Four months after the New Orleans Pelicans selected Baylor guard Pierre Jackson with the 42nd pick in the 2013 NBA draft, the 5'10 guard made himself eligible for the D-League Draft. The confusing thing about this tale is that Jackson is that the Pelicans still own his rights, despite the fact that he was still eligible for one of the 17 D-League teams to select him in the 2013 NBADL Draft.
Reasoning behind that strange predicament was that Jackson signed a deal with ASVEL Villeurbanne of the French League during the summer, after New Orleans had an outrageous amount of backcourt players after the off-season acquisitions of Jrue Holiday and Tyreke Evans. Still, Jackson left France before playing a second with Villeurbanne after becoming homesick. After moving back to the states, Jackson entered the 2013 NBADL Draft to stay closer to his family in Nevada and earn a potential call-up back to the Pelicans.
While the aforementioned strength of the Pelicans' back-court makes Jackson's immediate future in the NBA a little bit hazy, Jackson will use this opportunity with Idaho to try and prove his worth to the team that selected him with the 42nd pick. Does Jackson already have the skills to crack the Pelicans' rotation or does he need to spend more time to work on his overall game? Let's try to answer that question with this video breakdown.
Penetrating To The Paint
One of the biggest concerns facing Jackson during his NBA Draft preparations was his small 5'10 frame. While his height might be considered an issue, Jackson more than makes up for it with the combination of speed and ability to drive to the basket. As apparent from the following clip that was taken from Idaho's matchup against the Bakersfield Jam, Jackson is easily able to swim his way through the Jam defense as he works his way to the paint. For a player as young as Jackson, it's great to see that while he has the speed to work around the majority of defenders, he's also able to control that speed in an instant.
While he's great at using his muscular frame to work his way to the rim, Jackson's biggest strength comes with his solid ability to work in the pick and roll. In his first two games with the Stampede, he's already developed a PnR relationship with fellow D-League rookie Richard Howell and Idaho vet Dallas Lauderdale. The combination of his overall athletic ability and patience in the pick and roll should help elevate his overall NBA potential, despite the fact that he's only 5'10.
As the unofficial gatekeeper of the Stampede offense, Pierre Jackson is asked to carry the scoring load alongside Howell and fellow guard Dee Bost. Though the season is still extremely young, Jackson has etched a nice spot as the number one option for Idaho. As previously mentioned, he is a tremendous guard in terms of penetrating from the perimeter and attacking the basket but his skills towards the perimeter will hopefully look to improve during his time with Idaho. Against Bakersfield, Jackson was able to be the most effective when he utilized his step-back pull-up jumper. This shot is ideal for someone of Jackson's height as he's able to create space away from his defender to get an open look. While it wasn't so apparent in the game against the Jam, Jackson has amazing potential as a catch and shoot prospect because of his quick and smooth shooting stroke.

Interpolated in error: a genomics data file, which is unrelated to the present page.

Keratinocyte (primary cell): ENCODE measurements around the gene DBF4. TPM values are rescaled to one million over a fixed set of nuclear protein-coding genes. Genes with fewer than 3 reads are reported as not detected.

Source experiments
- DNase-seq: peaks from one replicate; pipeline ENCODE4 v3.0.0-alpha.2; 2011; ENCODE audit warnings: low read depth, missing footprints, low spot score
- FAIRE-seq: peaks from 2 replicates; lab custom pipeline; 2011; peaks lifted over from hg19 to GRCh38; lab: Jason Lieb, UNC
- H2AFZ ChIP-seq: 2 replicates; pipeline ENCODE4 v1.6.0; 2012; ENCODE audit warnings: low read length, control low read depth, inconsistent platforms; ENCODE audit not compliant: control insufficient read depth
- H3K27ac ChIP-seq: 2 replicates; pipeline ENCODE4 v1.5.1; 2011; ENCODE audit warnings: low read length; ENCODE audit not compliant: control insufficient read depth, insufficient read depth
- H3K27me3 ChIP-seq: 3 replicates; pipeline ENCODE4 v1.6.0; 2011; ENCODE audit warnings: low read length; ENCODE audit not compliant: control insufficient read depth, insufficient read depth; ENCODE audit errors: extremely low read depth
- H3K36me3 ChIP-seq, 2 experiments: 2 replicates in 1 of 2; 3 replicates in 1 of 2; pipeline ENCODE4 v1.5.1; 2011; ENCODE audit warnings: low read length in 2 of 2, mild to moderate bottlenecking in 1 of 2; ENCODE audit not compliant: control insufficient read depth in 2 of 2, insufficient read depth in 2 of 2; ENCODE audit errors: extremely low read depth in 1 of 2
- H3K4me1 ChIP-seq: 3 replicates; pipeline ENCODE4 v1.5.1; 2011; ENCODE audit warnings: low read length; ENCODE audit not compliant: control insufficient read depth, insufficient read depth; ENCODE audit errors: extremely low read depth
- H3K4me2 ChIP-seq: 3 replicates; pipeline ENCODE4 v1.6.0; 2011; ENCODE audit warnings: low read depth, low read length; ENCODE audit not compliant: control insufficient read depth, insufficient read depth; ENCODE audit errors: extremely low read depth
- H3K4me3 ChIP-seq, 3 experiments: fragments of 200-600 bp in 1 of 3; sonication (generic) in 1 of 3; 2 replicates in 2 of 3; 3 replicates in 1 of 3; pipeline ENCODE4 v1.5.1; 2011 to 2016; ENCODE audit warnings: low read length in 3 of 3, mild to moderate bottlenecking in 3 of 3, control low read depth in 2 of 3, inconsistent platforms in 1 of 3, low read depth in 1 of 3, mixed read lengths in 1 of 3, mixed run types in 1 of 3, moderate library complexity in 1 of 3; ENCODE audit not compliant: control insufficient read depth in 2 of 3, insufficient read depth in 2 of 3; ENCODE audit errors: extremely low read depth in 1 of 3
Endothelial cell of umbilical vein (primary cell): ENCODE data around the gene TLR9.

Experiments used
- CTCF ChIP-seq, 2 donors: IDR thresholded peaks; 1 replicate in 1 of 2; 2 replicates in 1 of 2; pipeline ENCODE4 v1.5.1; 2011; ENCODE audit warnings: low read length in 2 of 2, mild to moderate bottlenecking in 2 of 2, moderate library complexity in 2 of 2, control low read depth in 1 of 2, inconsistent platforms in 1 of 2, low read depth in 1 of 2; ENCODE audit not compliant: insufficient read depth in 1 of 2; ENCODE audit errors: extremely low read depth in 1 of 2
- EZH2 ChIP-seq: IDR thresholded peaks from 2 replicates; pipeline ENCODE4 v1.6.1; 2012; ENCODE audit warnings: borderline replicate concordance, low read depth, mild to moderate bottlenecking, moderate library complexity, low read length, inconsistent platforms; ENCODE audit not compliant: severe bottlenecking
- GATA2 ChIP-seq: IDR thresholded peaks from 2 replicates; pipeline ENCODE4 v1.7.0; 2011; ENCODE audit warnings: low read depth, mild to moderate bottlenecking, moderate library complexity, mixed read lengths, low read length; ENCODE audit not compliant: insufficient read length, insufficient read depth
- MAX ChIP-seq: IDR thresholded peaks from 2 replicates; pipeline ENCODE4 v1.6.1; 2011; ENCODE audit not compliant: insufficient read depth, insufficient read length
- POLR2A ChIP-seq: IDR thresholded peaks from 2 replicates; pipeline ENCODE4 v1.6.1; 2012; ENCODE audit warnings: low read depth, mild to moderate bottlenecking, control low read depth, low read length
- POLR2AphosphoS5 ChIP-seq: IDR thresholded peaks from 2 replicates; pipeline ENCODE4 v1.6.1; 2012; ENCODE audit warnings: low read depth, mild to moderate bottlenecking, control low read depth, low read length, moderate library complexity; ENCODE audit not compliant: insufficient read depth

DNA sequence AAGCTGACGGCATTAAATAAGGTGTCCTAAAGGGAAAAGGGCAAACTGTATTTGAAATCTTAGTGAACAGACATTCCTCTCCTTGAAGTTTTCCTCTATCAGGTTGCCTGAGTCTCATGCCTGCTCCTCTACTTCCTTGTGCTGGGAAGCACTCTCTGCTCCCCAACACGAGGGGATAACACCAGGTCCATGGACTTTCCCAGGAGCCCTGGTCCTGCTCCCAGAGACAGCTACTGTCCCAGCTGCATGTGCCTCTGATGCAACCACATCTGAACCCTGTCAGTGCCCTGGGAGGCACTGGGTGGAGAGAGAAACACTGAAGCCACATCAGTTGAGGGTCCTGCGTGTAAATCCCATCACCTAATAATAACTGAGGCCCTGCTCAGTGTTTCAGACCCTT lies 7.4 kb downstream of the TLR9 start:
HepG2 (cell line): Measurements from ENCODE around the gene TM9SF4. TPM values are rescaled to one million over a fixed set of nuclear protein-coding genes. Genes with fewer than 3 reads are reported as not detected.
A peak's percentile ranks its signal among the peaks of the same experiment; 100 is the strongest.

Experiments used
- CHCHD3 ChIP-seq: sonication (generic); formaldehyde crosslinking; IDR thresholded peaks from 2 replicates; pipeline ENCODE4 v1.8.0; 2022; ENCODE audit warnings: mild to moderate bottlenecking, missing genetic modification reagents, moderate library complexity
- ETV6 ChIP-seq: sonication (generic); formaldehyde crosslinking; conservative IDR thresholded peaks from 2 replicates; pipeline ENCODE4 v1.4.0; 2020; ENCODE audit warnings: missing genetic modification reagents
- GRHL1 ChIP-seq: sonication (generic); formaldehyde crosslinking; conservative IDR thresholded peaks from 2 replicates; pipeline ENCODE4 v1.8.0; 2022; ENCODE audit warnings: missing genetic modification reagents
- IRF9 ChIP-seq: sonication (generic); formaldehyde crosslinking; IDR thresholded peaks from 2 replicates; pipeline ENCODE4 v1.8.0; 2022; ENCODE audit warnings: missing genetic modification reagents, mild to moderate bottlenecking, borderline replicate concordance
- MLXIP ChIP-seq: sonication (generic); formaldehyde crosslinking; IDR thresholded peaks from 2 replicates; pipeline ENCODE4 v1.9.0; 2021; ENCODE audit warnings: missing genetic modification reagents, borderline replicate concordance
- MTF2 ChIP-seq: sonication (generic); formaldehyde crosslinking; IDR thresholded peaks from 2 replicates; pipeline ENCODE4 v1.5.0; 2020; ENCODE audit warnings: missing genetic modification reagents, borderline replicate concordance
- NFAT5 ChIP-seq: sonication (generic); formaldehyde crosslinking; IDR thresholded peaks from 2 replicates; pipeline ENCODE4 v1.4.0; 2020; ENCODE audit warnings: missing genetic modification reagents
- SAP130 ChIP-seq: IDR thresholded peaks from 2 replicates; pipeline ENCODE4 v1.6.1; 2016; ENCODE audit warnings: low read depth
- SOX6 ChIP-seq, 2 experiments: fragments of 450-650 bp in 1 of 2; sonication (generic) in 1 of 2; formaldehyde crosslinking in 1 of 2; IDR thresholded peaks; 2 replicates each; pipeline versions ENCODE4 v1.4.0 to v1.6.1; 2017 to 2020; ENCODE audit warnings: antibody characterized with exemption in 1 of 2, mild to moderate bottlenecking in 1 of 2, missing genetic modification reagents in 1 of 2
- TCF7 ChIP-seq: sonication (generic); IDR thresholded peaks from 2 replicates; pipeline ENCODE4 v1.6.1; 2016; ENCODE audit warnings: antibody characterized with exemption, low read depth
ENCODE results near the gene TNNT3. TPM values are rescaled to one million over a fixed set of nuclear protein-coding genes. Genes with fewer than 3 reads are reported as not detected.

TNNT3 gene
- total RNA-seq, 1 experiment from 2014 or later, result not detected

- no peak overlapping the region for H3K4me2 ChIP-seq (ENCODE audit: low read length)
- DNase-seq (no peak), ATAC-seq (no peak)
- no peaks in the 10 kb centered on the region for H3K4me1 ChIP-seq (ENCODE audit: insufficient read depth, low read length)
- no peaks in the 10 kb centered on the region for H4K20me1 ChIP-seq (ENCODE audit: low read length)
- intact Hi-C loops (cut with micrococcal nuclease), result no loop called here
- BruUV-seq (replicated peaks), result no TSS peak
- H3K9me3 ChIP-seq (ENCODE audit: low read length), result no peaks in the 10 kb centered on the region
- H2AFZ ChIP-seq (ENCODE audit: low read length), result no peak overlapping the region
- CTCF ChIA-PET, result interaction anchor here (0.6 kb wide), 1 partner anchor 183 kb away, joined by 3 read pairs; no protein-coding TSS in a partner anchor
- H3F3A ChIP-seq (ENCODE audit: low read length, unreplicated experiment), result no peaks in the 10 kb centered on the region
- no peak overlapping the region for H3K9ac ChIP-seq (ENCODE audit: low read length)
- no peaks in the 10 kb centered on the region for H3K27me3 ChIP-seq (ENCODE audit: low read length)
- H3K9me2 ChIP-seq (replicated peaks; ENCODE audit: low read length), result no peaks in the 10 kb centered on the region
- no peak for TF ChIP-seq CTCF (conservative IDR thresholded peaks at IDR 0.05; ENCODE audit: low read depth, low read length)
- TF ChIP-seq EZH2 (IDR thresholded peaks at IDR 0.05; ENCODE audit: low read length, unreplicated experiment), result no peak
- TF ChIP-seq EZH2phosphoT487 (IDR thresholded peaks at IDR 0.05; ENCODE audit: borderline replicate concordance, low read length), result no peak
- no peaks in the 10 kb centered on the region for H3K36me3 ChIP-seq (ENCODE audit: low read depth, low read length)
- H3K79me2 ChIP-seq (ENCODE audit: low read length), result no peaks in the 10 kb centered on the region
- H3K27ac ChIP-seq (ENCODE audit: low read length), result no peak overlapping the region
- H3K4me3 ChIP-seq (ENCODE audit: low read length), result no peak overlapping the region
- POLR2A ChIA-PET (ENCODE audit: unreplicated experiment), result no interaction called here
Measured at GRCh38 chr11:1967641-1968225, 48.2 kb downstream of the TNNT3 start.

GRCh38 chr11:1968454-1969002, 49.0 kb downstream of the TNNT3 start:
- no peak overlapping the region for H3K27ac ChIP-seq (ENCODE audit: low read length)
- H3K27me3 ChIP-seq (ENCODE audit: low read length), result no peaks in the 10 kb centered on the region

Though the 5'10 Jackson is held to the task of being Idaho's main scorer, he's also asked to lead the team as a distributor. Since his days with Baylor, Jackson has always struggled with that particular task because of continued issues with his decision making ability. Those issues seem to be working their way to the D-League as he's currently averaging an eye-popping 5.0 turnovers per contest in the short two game season.
Probably the biggest reasoning behind Jackson's success and failures as a distributor can be pointed back to fact that he's constantly moving around the court when he has the ball. As you can see from the video, Jackson is easily able to drive to the rim and kick it out to a cutting teammate or an open perimeter shooter. While those positives are clear from his 4.5 assists per game, Jackson's up-tempo style of play could lead to multiple issues. For example, those cross-court passes to the perimeter have a certain level of danger depending on a variety of different factors. While the season is still extremely young, Jackson's work as the overall leader of the Stampede offense will undoubtedly be in question.
Though Jackson has only played two NBADL games, it's already easy to tell the 5'10 guard has a future in the NBA. Could it be with the Pelicans? Maybe. But their abundance of back-court players makes things a little bit more tricky. As he currently stands, Jackson is one of the more lethal offensive guards in the league. With the combination of speed, athleticism and a solid jumper, Jackson can be an extremely intriguing Stampede prospect.
With that said, Jackson's "out of control" nature could continue to a variety of different issues. While his five turnovers per game will probably decrease as the season goes on, it's still a concern as he continues to audition for a potential role with either the Pelicans or another NBA team that's in search for an offensive weapon for their back-court rotation.